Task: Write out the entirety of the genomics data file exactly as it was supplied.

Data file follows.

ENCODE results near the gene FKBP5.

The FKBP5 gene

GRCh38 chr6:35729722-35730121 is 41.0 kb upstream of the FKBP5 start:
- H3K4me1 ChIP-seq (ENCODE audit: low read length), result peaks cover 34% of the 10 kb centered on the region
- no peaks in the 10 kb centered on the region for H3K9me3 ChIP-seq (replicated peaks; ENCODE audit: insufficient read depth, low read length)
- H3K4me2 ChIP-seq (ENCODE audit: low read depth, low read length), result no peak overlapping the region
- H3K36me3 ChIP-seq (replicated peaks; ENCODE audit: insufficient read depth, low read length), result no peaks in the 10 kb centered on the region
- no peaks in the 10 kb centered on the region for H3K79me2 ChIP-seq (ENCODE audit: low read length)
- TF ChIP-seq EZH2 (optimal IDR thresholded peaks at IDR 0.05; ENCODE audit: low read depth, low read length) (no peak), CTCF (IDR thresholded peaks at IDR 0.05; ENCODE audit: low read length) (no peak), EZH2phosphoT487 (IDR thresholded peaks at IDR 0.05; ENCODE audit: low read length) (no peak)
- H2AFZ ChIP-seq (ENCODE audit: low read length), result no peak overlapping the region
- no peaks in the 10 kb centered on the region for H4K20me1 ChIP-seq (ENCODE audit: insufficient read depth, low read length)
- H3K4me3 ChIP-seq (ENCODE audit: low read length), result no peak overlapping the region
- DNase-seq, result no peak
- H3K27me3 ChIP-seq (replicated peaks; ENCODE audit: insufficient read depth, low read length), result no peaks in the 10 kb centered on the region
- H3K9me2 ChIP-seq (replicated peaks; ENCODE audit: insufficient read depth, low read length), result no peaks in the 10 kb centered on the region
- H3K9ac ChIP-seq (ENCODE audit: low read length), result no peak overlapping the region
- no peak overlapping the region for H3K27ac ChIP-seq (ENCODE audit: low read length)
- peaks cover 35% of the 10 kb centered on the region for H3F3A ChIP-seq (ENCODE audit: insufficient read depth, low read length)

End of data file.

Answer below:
ENCODE results near the gene FKBP5.

The FKBP5 gene

GRCh38 chr6:35729722-35730121 is 41.0 kb upstream of the FKBP5 start:
- H3K4me1 ChIP-seq (ENCODE audit: low read length), result peaks cover 34% of the 10 kb centered on the region
- no peaks in the 10 kb centered on the region for H3K9me3 ChIP-seq (replicated peaks; ENCODE audit: insufficient read depth, low read length)
- H3K4me2 ChIP-seq (ENCODE audit: low read depth, low read length), result no peak overlapping the region
- H3K36me3 ChIP-seq (replicated peaks; ENCODE audit: insufficient read depth, low read length), result no peaks in the 10 kb centered on the region
- no peaks in the 10 kb centered on the region for H3K79me2 ChIP-seq (ENCODE audit: low read length)
- TF ChIP-seq EZH2 (optimal IDR thresholded peaks at IDR 0.05; ENCODE audit: low read depth, low read length) (no peak), CTCF (IDR thresholded peaks at IDR 0.05; ENCODE audit: low read length) (no peak), EZH2phosphoT487 (IDR thresholded peaks at IDR 0.05; ENCODE audit: low read length) (no peak)
- H2AFZ ChIP-seq (ENCODE audit: low read length), result no peak overlapping the region
- no peaks in the 10 kb centered on the region for H4K20me1 ChIP-seq (ENCODE audit: insufficient read depth, low read length)
- H3K4me3 ChIP-seq (ENCODE audit: low read length), result no peak overlapping the region
- DNase-seq, result no peak
- H3K27me3 ChIP-seq (replicated peaks; ENCODE audit: insufficient read depth, low read length), result no peaks in the 10 kb centered on the region
- H3K9me2 ChIP-seq (replicated peaks; ENCODE audit: insufficient read depth, low read length), result no peaks in the 10 kb centered on the region
- H3K9ac ChIP-seq (ENCODE audit: low read length), result no peak overlapping the region
- no peak overlapping the region for H3K27ac ChIP-seq (ENCODE audit: low read length)
- peaks cover 35% of the 10 kb centered on the region for H3F3A ChIP-seq (ENCODE audit: insufficient read depth, low read length)